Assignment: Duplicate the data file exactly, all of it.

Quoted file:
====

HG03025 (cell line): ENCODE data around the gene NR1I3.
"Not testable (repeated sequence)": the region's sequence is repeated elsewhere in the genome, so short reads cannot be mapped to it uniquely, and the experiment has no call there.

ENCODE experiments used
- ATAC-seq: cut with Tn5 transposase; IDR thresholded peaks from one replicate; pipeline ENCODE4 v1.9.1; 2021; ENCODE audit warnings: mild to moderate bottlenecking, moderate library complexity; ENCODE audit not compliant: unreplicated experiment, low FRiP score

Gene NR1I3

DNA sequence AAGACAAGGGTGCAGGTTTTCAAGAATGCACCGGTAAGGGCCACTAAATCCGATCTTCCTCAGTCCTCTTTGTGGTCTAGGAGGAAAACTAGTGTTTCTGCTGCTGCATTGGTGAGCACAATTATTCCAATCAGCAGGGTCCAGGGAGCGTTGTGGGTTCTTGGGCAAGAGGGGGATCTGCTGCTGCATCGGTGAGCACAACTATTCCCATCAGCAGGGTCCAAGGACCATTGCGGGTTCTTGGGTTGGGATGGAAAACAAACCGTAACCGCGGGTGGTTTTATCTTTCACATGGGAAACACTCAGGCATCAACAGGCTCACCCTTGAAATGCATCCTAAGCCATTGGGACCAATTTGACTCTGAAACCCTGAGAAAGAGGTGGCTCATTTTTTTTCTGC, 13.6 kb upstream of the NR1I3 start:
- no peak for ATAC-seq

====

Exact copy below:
HG03025 (cell line): ENCODE data around the gene NR1I3.
"Not testable (repeated sequence)": the region's sequence is repeated elsewhere in the genome, so short reads cannot be mapped to it uniquely, and the experiment has no call there.

ENCODE experiments used
- ATAC-seq: cut with Tn5 transposase; IDR thresholded peaks from one replicate; pipeline ENCODE4 v1.9.1; 2021; ENCODE audit warnings: mild to moderate bottlenecking, moderate library complexity; ENCODE audit not compliant: unreplicated experiment, low FRiP score

Gene NR1I3

DNA sequence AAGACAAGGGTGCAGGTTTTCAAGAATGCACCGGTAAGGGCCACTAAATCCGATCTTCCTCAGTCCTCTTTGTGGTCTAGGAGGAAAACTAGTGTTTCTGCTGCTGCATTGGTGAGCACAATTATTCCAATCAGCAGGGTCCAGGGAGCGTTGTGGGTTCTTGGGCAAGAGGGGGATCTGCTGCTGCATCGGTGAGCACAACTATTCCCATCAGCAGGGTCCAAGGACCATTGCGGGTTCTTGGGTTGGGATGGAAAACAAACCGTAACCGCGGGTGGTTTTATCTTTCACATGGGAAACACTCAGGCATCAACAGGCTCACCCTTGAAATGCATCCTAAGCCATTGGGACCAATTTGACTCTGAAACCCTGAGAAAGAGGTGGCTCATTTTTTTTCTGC, 13.6 kb upstream of the NR1I3 start:
- no peak for ATAC-seq